How we protect Andean ecosystems from mining's impacts | Interamerican Association for Environmental Defense (AIDA) Skip to content Skip to navigation
23 August 2013

Few places in the world are so vulnerable to environmental degradation from mining than Colombia. The country ranks second in coal reserves in South America and is home to what could be one of the largest gold mines in the Americas. This means it is imperative to deal with the environmental problems linked to mining.

Paradoxically, Colombia has a rich ecology. This ranges from forests to fragile environments such as páramos, or high-altitude ecosystems that capture water from fog and supply it to lowlands. Both have a rich biodiversity that would suffer devastating impacts from mining. But it’s not just the environment. The ethnic and rural communities that rely on these natural resources for their livelihoods are the most susceptible to mining.

AIDA has worked to protect these Andean ecosystems, which are vital sources of water. Due to a shift in national policy from agriculture to mining as Colombia’s economic and industrial priority, the threats of mining are intensifying. In response, AIDA has used political and legal strategies to strengthen and enforce environmental legislation in the country. We have turned to comparative and international law to clarify the country’s legal requirements and establish precedents for the creation of public policies that protect fragile environments from large-scale mining.

In this effort, AIDA helped the Inter-Church Commission for Justice and Peace, a Colombian human rights group, to file a lawsuit against the Mandé Norte project of Muriel Mining Corp. in the northeastern department of Chocó. With the resolution of this case (see above, Spanish only), Colombia's Constitutional Court set a crucial precedent. It ruled that indigenous and tribal communities have the right to freely access information about the project and to express their prior consent for the construction of the mine, all while under the protection of national and international laws.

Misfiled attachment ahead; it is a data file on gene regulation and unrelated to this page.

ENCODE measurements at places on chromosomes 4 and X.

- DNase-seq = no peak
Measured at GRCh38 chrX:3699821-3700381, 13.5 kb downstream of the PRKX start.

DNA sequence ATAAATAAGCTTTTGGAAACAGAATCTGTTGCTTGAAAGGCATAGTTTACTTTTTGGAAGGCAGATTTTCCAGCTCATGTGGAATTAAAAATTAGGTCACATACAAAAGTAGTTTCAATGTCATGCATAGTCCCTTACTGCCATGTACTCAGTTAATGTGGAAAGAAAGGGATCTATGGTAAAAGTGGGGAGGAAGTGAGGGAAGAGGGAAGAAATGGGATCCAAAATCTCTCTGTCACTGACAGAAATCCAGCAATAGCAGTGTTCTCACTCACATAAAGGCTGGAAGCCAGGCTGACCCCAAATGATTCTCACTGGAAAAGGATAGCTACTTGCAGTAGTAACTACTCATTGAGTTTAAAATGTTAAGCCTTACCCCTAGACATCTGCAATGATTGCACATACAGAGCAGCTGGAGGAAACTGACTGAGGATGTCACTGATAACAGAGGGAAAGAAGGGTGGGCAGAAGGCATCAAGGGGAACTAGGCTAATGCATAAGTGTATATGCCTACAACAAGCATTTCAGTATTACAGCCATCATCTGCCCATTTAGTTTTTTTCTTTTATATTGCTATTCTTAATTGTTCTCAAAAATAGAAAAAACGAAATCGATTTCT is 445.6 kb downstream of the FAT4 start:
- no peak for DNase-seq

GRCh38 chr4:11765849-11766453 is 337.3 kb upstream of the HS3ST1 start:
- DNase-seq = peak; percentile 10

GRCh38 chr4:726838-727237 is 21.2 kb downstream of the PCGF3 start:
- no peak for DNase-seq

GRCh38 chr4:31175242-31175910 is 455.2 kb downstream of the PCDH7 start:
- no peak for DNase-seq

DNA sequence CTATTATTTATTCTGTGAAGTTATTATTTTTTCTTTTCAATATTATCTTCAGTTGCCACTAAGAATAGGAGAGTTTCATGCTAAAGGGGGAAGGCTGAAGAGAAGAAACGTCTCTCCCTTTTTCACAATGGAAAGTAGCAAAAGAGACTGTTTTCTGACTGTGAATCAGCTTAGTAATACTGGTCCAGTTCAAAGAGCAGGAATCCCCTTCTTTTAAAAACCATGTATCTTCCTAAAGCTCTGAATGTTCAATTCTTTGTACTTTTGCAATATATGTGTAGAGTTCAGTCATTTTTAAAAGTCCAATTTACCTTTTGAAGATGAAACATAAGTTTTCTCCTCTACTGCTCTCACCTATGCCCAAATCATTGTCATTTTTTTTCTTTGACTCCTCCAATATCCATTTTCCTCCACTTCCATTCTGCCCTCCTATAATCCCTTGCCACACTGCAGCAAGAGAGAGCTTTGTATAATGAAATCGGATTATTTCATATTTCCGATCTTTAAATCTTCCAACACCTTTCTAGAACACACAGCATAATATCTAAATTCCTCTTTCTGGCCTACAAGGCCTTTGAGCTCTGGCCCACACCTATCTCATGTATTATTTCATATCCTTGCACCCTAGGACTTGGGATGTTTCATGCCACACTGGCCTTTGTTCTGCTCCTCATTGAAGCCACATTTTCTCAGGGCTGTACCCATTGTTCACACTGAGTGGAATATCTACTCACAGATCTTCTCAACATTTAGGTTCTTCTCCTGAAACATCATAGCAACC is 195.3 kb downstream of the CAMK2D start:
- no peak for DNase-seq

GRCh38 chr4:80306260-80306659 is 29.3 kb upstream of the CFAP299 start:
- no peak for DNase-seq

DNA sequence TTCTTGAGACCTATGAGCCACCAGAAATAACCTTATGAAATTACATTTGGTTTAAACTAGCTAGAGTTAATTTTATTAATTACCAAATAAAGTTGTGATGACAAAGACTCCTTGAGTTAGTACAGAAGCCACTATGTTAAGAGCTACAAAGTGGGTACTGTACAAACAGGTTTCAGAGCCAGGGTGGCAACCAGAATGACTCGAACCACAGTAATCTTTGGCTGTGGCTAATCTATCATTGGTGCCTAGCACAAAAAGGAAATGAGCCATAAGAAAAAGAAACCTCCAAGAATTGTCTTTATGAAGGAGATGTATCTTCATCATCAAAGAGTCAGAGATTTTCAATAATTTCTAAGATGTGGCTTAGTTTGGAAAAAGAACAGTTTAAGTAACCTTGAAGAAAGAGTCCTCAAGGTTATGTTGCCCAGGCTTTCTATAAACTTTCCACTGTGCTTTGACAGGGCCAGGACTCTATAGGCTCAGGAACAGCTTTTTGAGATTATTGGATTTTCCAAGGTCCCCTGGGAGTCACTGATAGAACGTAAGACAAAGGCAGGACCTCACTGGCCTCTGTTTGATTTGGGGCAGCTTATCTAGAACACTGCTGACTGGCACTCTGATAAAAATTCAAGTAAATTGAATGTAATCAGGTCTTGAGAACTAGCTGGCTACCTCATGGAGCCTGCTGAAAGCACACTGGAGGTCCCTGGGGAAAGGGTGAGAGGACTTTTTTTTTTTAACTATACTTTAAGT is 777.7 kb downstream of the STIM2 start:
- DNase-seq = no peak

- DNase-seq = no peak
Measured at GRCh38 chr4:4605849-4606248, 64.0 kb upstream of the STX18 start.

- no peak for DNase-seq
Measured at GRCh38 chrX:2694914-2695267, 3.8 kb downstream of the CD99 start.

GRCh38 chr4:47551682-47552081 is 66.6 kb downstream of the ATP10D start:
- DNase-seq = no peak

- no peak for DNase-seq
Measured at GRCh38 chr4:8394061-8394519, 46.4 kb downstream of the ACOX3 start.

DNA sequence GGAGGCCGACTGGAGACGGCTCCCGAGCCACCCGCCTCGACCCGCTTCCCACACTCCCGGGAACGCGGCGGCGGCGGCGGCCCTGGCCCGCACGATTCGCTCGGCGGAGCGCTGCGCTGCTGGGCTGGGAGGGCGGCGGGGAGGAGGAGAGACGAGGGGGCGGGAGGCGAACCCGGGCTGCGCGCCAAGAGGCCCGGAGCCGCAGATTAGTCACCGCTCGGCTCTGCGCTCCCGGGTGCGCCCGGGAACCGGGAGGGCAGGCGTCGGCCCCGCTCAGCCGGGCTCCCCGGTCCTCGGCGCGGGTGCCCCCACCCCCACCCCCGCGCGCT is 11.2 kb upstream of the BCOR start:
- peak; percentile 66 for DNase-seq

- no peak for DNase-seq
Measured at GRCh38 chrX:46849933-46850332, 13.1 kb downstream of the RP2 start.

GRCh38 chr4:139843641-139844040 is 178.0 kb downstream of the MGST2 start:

Specifically, the court ordered the Colombian government to stop all work on the Mandé Norte mine until the company carried out ​​extensive studies on the potential environmental impacts and made a new and adequate consultation of the affected communities. The Ministry of Interior and the mining company asked the court to reverse its decision. AIDA and other organizations submitted requests (see our interventions, Spanish only) to keep the ruling intact. This finally happened on March 12, 2012 when the court confirmed its decision (see the confirmation of the sentence, Spanish only).

To the east of the Mandé Norte project, another such project is threatening the environment and communities in the Santander department. AIDA is working to stop the construction of Angostura, an open-pit gold mine that Canada’s Greystar Resources Ltd. – now called Eco Oro Minerals Corp. – plans to build in the Santurbán páramos, high-altitude wetlands that supply drinking water to 2.2 million Colombians and help to mitigate the effects of climate change. During the environmental licensing process for the project, AIDA helped to demonstrate that Colombia’s legal obligations as well as international norms prohibit mining in the páramos.

Based on this argument, Colombia’s Ministry of Environment, Housing and Territorial Development rejected (Spanish only) the environmental impact assessment denied the environmental license for Angostura in May 2011. But as the decision didn’t cancel the mining licenses, Eco Oro said it would seek to build an underground mine. In January 2013, the ministry declared Santurbán a Regional Natural Park, a move that can prevent the development of mining concessions in páramos areas.